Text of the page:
PARTNER COMMENT

PARTNER COMMENT

Clarity settles on the cloud imperative

Matthew DeVoll

Matthew DeVoll

In an environment in which headcount growth is forecast by three-quarters of respondents and automation is top of mind for all, it is interesting to see productivity and efficiency emerge as major themes in this year’s survey responses, especially in the wake of last year’s focus on transformation and competitiveness. After all, the legal industry has been deploying technology aiming at greater productivity and more efficient operation for more than two decades. How to think about this year’s responses, and what they mean for those of us who exist to make law firm business leaders more successful? Where does this research intersect with the big ideas that we hear law firms talking about in other contexts?

It is difficult to attempt any analysis without factoring in the enormous consequences of the pandemic, and the ongoing uncertainty it creates about work models. Perhaps last year’s apparently strategic themes reflected optimism about a return to normalcy that was later forestalled with the emergence of the newest virus variant. Now there really is an acceptance about a new normal, and changes in the work model that we once saw as temporary appear in fact to be permanent. In a world where employees are likely to be physically present in the office just 2-3 days each week, perhaps igniting new energy around productivity and efficiency makes sense.

What isn’t surprising is continued interest in all things cloud, and in the rapid movement seen in last year’s Briefing Frontiers report from cloud-averse to cloud-first. This makes sense as collaboration is a major imperative and everyone is part of a distributed team. Microsoft has provided tailwinds with Office 365, and use of Teams is growing rapidly. As firms grapple with a collection of on-prem and cloud solutions, the need for a strategic approach to cloud deployments will only increase. We have clients who are talking about ‘cloud everything’, from martech, to new business inception, to PMS systems. Figuring out how to get from here to there will be a unique journey for each firm.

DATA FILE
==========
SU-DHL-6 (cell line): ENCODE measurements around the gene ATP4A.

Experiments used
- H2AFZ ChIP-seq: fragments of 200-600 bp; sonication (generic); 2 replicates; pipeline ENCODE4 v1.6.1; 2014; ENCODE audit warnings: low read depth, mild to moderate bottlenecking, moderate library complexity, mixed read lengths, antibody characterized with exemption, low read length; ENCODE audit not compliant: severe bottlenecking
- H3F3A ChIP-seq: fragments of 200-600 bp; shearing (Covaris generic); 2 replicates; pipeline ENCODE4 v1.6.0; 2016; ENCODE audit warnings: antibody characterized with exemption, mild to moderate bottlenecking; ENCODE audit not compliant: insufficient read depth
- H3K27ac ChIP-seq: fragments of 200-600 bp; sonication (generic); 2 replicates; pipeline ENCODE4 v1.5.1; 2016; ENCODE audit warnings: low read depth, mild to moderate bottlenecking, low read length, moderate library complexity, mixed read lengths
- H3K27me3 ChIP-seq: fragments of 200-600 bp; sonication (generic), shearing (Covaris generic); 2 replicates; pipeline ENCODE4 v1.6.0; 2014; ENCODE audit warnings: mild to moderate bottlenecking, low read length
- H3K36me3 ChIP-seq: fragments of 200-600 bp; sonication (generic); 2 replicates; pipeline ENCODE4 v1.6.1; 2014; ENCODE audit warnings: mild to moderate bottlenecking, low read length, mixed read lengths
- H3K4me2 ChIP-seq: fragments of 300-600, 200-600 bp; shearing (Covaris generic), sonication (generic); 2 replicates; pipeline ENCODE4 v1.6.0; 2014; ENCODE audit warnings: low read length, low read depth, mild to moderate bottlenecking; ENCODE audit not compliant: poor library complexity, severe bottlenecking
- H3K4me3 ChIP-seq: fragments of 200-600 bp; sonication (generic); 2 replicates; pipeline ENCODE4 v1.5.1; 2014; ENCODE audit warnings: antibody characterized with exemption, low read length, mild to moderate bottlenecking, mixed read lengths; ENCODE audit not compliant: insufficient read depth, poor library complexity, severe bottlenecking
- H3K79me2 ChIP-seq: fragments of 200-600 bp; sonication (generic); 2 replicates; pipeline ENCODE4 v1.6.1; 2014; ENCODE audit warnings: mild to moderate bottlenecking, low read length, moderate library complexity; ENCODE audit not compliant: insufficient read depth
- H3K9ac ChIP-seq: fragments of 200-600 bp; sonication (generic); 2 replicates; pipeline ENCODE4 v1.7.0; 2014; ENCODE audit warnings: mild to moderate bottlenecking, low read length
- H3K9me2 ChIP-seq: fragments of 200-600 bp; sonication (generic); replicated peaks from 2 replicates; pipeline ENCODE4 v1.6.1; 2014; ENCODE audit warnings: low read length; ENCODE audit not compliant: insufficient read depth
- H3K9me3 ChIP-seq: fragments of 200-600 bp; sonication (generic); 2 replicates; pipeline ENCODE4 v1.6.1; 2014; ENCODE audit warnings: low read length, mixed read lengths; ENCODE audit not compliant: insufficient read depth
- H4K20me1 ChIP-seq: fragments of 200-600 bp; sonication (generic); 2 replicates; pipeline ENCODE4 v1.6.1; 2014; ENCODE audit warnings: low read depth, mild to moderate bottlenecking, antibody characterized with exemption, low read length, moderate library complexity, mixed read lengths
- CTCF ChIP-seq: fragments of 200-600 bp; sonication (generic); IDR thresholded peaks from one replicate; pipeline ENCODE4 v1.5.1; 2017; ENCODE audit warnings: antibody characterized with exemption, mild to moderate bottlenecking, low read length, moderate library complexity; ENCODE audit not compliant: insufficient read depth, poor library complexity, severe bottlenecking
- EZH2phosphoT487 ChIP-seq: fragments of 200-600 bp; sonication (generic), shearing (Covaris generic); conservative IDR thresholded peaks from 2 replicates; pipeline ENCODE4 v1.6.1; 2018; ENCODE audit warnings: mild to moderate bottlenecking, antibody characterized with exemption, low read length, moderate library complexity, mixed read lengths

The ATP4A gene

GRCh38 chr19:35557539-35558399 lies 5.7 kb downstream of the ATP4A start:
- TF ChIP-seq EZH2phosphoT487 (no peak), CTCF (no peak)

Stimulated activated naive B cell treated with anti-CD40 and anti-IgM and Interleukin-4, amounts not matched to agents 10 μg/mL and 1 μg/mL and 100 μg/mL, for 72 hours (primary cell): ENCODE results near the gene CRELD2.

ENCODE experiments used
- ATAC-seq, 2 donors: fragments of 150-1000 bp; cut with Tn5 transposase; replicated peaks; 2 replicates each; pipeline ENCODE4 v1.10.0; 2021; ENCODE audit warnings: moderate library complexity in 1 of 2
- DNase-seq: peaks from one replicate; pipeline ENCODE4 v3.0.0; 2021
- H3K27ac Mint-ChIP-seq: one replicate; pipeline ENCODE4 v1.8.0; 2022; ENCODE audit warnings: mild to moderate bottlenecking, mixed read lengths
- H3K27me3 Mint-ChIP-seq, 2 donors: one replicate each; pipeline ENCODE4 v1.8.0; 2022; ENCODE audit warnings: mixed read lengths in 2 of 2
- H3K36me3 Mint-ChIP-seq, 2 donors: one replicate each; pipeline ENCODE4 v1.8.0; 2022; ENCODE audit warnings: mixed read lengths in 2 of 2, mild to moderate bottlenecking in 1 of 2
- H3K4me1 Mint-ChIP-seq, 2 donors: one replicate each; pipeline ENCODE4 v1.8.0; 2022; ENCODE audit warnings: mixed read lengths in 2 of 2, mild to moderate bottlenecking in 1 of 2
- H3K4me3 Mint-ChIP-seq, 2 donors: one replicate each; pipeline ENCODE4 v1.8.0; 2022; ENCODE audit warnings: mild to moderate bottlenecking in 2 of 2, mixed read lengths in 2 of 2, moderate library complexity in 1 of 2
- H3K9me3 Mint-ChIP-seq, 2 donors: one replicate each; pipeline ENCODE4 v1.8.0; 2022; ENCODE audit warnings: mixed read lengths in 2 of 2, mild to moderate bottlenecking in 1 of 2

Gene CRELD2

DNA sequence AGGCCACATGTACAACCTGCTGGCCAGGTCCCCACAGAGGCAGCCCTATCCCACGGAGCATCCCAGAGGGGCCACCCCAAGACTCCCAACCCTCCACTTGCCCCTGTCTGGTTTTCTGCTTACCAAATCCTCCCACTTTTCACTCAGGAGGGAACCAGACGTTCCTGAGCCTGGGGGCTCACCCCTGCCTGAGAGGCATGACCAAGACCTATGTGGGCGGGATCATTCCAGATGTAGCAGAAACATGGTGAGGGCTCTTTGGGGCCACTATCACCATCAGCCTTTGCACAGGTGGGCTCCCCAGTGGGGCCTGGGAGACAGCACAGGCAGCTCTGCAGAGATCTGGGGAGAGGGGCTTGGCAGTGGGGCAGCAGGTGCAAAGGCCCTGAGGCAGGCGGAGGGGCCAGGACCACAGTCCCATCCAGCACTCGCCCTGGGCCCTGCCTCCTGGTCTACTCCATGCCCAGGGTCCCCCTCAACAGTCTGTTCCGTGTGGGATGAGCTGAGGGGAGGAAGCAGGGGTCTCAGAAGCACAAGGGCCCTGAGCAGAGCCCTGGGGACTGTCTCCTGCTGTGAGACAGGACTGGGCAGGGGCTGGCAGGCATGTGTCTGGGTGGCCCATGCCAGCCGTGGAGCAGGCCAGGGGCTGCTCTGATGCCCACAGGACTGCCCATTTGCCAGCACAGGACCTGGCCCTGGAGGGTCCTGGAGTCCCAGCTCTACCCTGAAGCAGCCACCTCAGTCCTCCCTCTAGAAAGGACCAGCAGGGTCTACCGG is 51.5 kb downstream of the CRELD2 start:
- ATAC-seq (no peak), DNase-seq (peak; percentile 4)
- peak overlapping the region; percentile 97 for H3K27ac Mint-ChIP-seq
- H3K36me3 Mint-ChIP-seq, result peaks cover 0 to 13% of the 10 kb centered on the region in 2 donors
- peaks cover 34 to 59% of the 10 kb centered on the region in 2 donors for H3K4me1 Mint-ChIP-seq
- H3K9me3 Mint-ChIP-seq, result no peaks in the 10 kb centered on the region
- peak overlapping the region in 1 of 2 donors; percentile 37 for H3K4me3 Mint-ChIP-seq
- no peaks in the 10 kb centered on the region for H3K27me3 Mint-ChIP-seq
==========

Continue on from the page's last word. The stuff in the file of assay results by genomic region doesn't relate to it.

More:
Against a backdrop of new entrants, substitutes, and continually increasing buyer power, law firms are operating within the most competitive industry dynamics ever. If getting the distributed architecture in place to empower remote workers is job one, close behind will surely be the imperative to modernise business development with data insights from across the firm. We see hints of this in comments about the need for data lakes to inform firm knowledge, about matter budgeting and pricing, and about getting new clients. Exciting innovations in data governance, master data management, and data visualisation will impact law firm marketing and business development going forward.

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